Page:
(Hand with test tubes)

Despite progress, Latinas still underrepresented in science

Despite tremendous job growth in science and technology, minority women remain the most underrepresented individuals in those fields.Although positive strides have been made more than 35 years after a landmark report first described the lack of women in science, technology engineering and math (STEM) fields, Latinas continue to face serious hurdles that act as barriers to entry in these areas.

A new report released today at the 243rd National Meeting & Exposition of the American Chemical Society (ACS) provides a snapshot of progress made over the last thirty-five years since the publication of that initial report reporting the low numbers of minority women in the sciences. Since the publication of “The Double Bind: The Price of Being a Minority Woman in Science” in 1976, the number of minority women pursuing PhDs in science, technology engineering and math (STEM) has increased, but still remains exceedingly small. According to a National Science Foundation (NSF) study, the number of Hispanic women with doctorates rose from 34 in 1973 to 6,970 in 2006 and the total percentage of women in color with doctorates in STEM fields has risen from 0.12 percent to 2.4 percent.

“This isn’t news to me, given that more than ever, young girls aren’t showing an interest in science and math,” says Ludivina Avila, Ph.D. a chemistry instructor and assistant chair of the chemistry, physics and engineering department at South Texas College. “And even though I’ve seen the numbers of female enrolling in chemistry and physics rise over the years since I was an undergraduate, the recruitment and retention of STEM majors remains a problem because if we don’t keep females ins in our department as an undergrad, they won’t pursue a PhD.”

There a number of factors that affect Latina higher education enrollment and retention in STEM fields, including access to role models and  mentors, says Ingrid Montes, Ph.D. and a professor in the chemistry department at the University of Puerto Rico, Rio Piedras.

“It’s really crucial for Latinas to have a mentor who can encourage them throughout their academic career because in no way is this path easy,” says Montes, who has taught at the university for 25 years and whose primary areas of research include organometallics and continuing education. Montes commends on-campus affiliation groups like American Chemical Association student chapter for its role in nurturing young Latinas pursuing chemistry. “Our chapter visits schools to do science demonstrations, travel to attend seminars and it’s a group that really offers peer support,” says Montes. “It’s a way for Latinas to discover value within society in a way that’s hard to find in the classroom.”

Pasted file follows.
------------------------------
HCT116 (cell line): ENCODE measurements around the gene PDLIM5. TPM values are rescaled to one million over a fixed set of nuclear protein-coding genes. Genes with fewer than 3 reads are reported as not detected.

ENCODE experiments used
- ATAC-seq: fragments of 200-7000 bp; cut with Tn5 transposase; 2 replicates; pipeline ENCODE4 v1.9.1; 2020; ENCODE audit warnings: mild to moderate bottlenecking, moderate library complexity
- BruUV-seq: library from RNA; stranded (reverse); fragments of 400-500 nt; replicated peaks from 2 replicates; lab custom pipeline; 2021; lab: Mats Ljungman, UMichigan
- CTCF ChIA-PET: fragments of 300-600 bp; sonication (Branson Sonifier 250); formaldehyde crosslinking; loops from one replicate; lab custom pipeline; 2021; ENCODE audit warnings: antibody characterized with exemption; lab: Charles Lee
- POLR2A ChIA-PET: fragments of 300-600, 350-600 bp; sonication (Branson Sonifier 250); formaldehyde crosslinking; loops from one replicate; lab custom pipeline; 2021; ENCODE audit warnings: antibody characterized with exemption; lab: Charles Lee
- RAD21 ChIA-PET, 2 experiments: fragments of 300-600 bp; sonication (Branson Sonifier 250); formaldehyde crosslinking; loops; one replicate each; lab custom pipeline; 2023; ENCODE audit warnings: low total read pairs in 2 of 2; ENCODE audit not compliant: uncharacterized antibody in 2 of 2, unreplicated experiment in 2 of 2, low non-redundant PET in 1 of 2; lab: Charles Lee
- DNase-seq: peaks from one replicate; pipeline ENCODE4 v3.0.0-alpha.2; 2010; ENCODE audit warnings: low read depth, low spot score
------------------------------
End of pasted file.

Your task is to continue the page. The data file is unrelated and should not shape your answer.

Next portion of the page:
Montes, who credits her father’s work as a veterinarian as inspiration for her love of the sciences, says machismo remains a constant presence in the classroom – something she believes can be a very real detriment to Latinas pursuing jobs in STEM fields.

“It’s not easy to ignore what the machos in the workplace say when it comes to a Latina scientist asking for time off or for privileges as a new mom – it’s uncomfortable to try to overcome the boy’s club,” says the 53-year-old. “Even in my classroom now with a different generation, females may be expected to take leadership position and make decisions in lab groups and team projects, but share the credit with her male peers.”

Avila says that machismo also played a role in her educational experience. As the only Latina in her PhD program when she graduated in 2002, Avila says it was not only “tough,” but that her Bolivian academic advisor plainly told her that women didn’t belong in the lab and made her feel like she was an outsider.

“It was such a rough path,” says Avila, whose parents had studied business but encouraged their children to consider potentially less lucrative fields like the sciences. “I saw girls around me dropping around but there was no way I was ever going to quit. I was determined to show everyone they were wrong.”

It’s an experience which has lead Avila to spearhead an education program called the “Traveling Chemist.” Avila founded the group started in 2004 with the mandate to teach elementary and middle school students the fun, hands-on experience of chemistry. Ninety percent of the students in the McAllen, Texas area are Hispanic, making Avila’s work crucial within the community.

“Every Friday we go to a different school, trying to get little girls to enjoy science. Budget cuts, unmotivated teachers and less lab time in schools really makes this all the more important,” says Avila. “I want to change the girls think of science and math …and if they tell me at the end of the class, ‘now I want to be a scientist too,’ than I know I did something right.”

Both Avila and Montes agree that with a stronger focus on basic science and math education for young girls, extracurricular activities, internship experience and mentorship, the numbers of Latinas in STEM fields can continue to grow.

“The key to survive the journey is to love what you’re doing,” says Montes, whose two grown children have pursued careers in the sciences. “It’s difficult, but not impossible. Every day will be a learning experience and with that mentality, that’s the best way to overcome difficulties and be a successful Latina.”

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